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The Gathering

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“They’re late.”

Terrin blinked, the deep voice bringing his mind back from the flames of the hearth. “Or guilty,” he whispered.

“No need to jump to conclusions before you know something for sure,” Wood added, though his face was solemn with the thought.

The bard took a long draw of his pipe and let the smoke roll out from the corners of his mouth and up, over the ends of his curled mustache. He nodded, “Business as usual, then.”

Wood opened his mouth to reply, thought better of it and simply nodded instead. There wasn’t much use in trying to convince Terrin once his mind had been fixed…and this stray bit of news had disturbed him deeply.

There was a traitor within the Order.

“Among the storyteller’s of the world, there is a line that can be traced back to the greatest talents. The greatest sources of information among the races.”

Wood stood motionless.

Stepping back from the hearth, the bard sighed and with a casual motion, tapped his pipe against the stones, sending ash fluttering into the flames below. “Information that is hidden in the stories we tell the world.” He finally looked up to meet the eyes of his friend. “Information which must remain hidden.”

“Maybe it’s nothing more than a rumor.”

Tapping the pipe against the palm of his hand, Terrin smirked. “And maybe you’re nothing more than a man.”

Wood clenched his jaw, then took a sudden breath. “I’ll go check on the food.”

A traitor among the bards? It was a painful thought, even at the best of times. Now in an uncertain world, where loyalties were crumbling and honor was all but a faded memory, it was the duty of a Taleweaver to sift out the truth and to provide a single gift to society:

Hope.

A storyteller was one who could step in and out of reality, to revive a weakened mind and heart. If they were talented enough, they could even mend a tormented soul.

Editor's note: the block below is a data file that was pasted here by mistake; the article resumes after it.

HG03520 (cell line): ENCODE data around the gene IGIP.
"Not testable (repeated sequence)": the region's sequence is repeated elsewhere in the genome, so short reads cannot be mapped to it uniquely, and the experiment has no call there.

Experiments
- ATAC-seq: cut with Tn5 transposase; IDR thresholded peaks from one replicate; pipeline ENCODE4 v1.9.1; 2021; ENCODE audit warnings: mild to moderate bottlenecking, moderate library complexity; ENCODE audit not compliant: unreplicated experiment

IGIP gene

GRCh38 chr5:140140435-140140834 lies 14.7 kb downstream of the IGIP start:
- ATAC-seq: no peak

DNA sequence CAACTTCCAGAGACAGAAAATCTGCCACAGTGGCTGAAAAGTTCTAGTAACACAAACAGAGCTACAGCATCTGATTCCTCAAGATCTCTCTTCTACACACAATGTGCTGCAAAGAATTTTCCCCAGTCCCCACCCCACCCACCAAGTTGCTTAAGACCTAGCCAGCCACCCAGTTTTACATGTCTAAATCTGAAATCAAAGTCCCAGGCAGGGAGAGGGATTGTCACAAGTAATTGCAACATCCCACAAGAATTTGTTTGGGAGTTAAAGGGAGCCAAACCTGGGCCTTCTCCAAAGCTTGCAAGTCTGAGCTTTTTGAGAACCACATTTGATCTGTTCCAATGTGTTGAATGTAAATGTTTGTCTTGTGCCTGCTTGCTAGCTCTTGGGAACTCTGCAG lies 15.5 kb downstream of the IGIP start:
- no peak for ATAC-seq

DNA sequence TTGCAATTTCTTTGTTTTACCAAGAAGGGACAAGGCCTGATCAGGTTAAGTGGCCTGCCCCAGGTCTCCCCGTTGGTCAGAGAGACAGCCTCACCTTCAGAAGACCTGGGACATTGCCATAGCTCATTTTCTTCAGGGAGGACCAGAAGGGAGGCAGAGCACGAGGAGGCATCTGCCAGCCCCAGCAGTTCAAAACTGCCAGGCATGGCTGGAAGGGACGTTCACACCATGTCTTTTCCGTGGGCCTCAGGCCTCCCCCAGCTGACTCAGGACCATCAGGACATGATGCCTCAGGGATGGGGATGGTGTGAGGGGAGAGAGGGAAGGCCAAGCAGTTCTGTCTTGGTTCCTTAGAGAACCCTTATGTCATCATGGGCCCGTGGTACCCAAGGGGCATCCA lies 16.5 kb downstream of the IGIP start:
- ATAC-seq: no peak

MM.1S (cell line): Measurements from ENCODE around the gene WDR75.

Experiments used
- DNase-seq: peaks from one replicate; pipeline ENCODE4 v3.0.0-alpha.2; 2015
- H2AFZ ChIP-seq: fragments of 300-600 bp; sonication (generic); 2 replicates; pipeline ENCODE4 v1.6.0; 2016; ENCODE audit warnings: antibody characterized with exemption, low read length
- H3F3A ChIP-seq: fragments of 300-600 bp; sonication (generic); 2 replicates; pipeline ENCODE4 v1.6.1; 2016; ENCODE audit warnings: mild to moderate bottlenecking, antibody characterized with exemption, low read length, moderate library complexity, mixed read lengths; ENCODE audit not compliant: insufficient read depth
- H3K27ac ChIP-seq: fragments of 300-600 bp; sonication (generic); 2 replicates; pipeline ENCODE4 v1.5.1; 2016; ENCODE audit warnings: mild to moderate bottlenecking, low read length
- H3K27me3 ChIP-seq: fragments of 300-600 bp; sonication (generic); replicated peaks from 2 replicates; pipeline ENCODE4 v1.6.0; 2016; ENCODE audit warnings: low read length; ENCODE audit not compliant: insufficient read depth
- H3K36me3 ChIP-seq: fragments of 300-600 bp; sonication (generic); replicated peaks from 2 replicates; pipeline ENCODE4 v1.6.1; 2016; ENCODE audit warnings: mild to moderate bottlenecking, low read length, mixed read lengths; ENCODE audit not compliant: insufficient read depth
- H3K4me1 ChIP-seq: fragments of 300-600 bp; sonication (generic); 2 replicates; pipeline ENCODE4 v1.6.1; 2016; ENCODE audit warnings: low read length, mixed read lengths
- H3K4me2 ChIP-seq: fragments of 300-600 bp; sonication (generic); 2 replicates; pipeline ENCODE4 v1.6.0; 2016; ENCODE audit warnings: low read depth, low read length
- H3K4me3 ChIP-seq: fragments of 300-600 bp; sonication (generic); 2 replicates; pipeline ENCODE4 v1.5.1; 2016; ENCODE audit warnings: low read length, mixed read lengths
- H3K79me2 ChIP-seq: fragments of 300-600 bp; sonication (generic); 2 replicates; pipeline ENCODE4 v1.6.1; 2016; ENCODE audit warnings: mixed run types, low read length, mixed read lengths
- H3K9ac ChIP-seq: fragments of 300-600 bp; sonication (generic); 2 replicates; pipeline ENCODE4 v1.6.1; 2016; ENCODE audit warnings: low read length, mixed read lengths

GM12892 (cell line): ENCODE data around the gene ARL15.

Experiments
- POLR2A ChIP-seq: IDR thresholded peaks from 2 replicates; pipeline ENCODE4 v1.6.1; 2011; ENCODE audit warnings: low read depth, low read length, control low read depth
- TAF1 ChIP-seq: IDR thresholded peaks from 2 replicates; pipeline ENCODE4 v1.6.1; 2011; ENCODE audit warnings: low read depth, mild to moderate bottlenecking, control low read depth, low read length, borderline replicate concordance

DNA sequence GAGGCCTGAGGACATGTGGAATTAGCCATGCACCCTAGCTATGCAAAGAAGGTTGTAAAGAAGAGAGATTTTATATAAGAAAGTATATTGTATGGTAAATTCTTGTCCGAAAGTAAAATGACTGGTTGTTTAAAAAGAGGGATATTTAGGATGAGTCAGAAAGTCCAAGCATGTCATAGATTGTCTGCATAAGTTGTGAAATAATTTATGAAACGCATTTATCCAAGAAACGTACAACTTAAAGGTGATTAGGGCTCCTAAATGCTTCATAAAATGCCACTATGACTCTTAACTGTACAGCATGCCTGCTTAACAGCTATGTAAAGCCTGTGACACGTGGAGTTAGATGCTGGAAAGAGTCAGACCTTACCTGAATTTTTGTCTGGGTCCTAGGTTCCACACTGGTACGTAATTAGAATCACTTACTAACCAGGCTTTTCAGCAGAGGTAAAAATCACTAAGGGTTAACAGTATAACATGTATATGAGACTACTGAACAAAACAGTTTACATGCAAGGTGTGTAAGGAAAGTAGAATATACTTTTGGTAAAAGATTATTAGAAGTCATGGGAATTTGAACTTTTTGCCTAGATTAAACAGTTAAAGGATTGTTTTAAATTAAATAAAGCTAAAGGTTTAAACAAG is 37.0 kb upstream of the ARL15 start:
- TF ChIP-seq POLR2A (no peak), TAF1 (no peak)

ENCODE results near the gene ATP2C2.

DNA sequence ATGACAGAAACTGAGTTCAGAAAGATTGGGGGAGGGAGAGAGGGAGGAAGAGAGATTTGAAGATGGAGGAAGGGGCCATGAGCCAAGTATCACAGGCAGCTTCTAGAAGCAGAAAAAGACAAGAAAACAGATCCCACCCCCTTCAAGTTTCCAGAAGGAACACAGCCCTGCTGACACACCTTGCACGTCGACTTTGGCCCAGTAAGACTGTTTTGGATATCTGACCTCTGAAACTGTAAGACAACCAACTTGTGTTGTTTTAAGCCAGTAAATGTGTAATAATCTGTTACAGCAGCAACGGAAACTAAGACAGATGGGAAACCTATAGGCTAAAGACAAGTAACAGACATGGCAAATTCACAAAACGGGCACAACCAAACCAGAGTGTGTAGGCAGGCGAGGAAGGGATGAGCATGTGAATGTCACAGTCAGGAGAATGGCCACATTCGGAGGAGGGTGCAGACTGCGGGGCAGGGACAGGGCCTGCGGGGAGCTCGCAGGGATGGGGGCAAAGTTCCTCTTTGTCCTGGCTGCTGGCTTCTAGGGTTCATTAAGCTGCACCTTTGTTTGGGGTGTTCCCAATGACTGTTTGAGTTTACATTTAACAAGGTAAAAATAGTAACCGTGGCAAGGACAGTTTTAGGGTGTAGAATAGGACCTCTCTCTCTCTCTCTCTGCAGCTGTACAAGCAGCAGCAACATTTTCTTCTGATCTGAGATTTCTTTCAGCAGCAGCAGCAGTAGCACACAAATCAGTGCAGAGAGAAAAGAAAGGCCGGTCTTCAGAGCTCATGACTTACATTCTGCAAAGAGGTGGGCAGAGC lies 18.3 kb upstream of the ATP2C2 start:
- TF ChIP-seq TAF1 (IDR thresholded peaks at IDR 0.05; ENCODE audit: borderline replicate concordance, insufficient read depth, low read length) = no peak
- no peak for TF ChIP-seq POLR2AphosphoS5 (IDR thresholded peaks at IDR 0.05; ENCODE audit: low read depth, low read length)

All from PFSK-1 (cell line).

Yet unlike a merchant or a craftsman, or worse even, a politician, bards did not compete one with another.

It was against their code.

Against their very nature.

Bards shared information.

They assisted one another in gathering tales about them, like cloaks before a storm—sheltering and protecting them against the adverse conditions they faced.

“Stories are power, my friend.” Sliding the pipe back into his leather vest pocket, Old Terrin walked to the large round table set up in the middle of the hall. He lifted a fluted glass and reached for the open bottle of wine. “They influence our minds, our hearts and the decisions we make. It’s why we have the laws we do, and why any member who joins our Order, does so by their own free will and choice.”

Wood paused and looked back as the bard poured the red liquid into his glass. “And here I was, thinking you were nothing more than an entertainer.” He smiled, but the Terrin did not smile back. “Then there must be a way to deal with this situation and restore peace among your Order.”

The shadows of the candlelight flickered across the bards face, causing shadows to fall over his eyes.

“There is,” he said softer. “We exchange tales from the Mind’s Eye.”

Wood frowned, “Mind’s Eye?” he smirked then. “Sounds a bit mystical.”

The bards shrug was almost imperceivable. “It allows those of our Order to single out one who is no longer ‘in the way’…for he or she who cannot discover the answer to the Mind’s Eye is one who has strayed from the path.”

Again the tavern owner chuckled, “Or maybe they’re just not as clever as you.”

Lifting the glass to his lips, Terrin hesitated, “One is not permitted into the Order unless they are as clever.”

“So what happens if they can’t discover the answer?”

Taking a large gulp of wine, Terrin set the glass delicately upon the table.

“We kill them.”

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